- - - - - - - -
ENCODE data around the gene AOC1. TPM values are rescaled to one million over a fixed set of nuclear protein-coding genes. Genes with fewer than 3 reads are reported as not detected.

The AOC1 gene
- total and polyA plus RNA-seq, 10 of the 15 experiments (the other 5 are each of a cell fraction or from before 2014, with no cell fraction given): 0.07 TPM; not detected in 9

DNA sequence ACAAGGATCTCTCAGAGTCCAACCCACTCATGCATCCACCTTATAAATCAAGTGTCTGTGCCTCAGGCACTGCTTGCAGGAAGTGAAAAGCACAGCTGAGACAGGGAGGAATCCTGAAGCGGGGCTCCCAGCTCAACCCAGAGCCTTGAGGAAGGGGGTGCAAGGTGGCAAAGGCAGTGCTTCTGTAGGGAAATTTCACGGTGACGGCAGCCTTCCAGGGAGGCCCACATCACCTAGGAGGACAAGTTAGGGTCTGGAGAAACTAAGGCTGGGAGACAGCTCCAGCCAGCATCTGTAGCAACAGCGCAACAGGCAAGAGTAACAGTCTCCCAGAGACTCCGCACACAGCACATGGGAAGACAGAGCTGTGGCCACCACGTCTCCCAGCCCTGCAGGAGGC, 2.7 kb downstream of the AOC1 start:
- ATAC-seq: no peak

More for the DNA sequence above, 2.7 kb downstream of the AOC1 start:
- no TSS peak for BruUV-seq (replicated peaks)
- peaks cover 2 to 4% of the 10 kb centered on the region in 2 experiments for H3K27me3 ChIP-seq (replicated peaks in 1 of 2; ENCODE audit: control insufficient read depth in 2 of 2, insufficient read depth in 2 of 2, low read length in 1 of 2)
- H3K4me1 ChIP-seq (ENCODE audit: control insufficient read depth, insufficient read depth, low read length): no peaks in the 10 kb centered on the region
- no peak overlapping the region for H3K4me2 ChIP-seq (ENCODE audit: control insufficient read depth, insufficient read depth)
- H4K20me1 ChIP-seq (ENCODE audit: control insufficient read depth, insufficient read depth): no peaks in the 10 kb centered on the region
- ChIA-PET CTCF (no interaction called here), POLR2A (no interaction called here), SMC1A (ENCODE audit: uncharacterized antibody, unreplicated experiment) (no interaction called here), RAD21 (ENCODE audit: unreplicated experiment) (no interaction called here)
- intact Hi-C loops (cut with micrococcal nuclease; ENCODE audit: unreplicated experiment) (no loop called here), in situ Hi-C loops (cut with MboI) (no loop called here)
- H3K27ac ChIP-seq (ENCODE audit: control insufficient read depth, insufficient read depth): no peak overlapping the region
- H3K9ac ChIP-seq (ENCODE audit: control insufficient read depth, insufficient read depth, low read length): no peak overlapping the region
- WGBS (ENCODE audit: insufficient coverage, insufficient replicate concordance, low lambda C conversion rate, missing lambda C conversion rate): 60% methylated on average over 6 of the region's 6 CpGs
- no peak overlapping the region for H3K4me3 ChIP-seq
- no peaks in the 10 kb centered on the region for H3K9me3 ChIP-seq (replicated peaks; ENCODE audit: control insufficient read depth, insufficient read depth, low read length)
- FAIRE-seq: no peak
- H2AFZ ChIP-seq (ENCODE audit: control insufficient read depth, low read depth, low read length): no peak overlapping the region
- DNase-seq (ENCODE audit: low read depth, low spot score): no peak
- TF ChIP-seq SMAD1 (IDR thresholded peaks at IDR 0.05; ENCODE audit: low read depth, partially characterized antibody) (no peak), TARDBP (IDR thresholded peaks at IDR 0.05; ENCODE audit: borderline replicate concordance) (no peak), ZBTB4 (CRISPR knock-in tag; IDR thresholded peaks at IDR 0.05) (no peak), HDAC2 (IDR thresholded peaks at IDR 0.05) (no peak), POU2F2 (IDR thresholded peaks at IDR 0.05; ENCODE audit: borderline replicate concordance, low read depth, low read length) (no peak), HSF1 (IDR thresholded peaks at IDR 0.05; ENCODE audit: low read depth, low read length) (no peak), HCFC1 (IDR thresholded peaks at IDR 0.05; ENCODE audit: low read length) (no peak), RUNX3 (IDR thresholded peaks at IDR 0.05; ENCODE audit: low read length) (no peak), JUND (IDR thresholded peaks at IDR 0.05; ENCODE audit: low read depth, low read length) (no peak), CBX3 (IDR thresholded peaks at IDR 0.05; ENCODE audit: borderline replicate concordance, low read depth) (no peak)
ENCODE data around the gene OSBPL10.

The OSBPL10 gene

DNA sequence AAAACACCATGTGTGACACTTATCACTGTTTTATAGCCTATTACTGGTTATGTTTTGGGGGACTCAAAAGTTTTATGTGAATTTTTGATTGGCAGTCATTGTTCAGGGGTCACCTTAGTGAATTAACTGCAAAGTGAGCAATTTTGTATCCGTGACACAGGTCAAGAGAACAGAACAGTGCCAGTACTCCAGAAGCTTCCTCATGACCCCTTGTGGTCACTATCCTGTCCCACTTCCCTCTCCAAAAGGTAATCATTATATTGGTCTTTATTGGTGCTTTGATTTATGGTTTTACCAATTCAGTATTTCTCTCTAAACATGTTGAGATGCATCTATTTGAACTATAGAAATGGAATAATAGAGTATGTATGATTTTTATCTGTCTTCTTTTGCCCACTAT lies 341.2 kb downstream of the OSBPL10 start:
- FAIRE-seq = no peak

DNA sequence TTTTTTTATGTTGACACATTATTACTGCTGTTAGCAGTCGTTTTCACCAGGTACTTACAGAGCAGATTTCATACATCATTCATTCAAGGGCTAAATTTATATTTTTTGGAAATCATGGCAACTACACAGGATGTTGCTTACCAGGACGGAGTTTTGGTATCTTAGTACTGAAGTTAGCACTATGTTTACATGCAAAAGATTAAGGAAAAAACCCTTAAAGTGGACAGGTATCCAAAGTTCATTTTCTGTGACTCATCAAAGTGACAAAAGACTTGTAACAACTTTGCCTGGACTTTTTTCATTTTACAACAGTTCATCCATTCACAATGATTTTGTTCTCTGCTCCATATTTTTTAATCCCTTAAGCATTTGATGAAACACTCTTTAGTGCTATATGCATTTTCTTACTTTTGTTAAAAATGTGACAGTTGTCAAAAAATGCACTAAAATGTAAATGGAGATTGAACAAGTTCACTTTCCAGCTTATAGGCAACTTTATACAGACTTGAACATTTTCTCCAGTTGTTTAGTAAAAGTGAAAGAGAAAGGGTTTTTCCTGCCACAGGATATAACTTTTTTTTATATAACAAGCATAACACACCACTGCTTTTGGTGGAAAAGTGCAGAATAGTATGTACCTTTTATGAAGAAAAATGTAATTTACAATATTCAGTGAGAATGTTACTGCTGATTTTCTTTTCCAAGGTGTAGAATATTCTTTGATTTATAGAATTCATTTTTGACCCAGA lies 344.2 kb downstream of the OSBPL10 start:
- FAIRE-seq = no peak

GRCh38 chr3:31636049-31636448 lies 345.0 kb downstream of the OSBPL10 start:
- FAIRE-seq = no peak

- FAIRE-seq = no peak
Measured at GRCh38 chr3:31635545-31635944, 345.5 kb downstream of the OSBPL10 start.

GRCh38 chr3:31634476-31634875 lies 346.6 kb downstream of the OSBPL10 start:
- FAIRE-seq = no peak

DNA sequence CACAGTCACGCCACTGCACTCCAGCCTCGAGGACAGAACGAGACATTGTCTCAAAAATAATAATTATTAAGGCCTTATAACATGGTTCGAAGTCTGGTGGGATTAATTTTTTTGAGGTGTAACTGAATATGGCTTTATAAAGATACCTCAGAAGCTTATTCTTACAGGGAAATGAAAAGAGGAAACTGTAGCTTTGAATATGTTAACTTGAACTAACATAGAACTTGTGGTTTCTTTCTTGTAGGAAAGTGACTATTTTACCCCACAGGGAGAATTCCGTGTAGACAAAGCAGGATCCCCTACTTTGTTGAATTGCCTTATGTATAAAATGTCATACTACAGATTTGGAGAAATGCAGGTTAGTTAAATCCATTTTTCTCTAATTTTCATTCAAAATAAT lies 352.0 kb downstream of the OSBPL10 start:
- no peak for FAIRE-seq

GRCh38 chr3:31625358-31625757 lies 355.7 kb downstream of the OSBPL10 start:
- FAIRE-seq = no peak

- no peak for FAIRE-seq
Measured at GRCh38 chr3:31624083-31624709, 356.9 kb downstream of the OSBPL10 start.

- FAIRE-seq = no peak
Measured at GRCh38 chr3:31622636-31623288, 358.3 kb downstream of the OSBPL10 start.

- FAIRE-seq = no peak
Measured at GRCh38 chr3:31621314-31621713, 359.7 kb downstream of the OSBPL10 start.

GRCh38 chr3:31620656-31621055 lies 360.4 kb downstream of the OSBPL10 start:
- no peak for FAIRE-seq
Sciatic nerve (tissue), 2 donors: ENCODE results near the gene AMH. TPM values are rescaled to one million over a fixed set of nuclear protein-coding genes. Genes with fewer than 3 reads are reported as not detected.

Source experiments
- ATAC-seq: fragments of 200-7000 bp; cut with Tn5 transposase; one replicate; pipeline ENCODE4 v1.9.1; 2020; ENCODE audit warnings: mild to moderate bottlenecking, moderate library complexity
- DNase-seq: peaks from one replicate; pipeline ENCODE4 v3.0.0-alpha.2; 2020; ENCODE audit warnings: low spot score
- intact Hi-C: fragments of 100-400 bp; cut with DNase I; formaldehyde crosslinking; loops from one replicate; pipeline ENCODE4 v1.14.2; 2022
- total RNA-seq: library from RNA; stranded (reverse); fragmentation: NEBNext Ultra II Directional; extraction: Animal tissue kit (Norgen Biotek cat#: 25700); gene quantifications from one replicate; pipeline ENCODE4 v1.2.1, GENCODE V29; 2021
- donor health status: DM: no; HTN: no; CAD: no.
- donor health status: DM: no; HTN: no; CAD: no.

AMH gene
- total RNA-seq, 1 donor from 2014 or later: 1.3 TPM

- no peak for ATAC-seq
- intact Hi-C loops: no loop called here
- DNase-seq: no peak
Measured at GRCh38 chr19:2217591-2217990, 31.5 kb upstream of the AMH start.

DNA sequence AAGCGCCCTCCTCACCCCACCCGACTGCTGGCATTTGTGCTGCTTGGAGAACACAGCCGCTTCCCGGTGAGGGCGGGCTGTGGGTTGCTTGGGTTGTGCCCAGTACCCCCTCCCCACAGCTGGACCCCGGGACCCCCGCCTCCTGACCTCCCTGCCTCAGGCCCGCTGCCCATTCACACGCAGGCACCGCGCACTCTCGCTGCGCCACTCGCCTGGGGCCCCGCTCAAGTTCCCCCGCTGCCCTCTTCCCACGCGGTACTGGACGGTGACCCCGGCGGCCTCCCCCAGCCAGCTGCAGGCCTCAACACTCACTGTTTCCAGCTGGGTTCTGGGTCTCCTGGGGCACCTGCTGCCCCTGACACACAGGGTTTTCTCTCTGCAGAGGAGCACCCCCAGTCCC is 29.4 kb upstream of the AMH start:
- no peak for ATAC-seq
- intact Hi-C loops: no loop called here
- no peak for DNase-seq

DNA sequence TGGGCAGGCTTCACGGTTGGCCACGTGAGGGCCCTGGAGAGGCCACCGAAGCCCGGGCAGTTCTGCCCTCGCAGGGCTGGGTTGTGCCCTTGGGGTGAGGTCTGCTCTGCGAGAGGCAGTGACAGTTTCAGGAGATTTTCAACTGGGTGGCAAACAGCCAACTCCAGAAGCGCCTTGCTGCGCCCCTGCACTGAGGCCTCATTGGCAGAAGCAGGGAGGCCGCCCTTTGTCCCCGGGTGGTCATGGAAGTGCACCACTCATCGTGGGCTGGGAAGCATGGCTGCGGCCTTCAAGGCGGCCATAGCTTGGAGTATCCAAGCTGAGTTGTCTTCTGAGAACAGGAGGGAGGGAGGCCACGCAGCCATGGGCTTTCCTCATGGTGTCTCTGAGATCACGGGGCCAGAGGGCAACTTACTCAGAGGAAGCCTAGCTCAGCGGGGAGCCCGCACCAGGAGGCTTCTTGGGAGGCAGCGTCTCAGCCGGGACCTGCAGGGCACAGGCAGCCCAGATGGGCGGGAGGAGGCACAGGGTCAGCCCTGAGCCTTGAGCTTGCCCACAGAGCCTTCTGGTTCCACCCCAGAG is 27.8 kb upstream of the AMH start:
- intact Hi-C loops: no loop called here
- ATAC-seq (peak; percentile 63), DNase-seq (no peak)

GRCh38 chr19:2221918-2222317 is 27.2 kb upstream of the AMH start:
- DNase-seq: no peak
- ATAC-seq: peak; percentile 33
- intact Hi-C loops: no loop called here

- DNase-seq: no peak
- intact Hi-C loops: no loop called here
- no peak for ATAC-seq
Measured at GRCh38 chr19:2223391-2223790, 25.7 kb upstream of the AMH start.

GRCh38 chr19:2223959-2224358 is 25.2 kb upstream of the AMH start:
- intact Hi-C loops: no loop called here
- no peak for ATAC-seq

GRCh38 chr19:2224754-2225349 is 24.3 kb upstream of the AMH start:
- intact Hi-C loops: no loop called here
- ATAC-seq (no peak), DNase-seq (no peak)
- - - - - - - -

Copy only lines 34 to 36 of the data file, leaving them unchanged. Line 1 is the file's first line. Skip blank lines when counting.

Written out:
- FAIRE-seq = no peak

DNA sequence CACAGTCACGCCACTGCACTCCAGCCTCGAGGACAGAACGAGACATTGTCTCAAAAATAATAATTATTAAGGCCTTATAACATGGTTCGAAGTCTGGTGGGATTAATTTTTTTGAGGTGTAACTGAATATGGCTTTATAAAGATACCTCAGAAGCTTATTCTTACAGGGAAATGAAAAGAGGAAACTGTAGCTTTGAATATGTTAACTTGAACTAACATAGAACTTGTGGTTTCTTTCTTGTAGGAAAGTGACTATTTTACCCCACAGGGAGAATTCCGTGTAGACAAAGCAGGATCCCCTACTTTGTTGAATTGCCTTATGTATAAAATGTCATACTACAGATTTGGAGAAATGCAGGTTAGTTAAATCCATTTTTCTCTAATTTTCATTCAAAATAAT lies 352.0 kb downstream of the OSBPL10 start:
- no peak for FAIRE-seq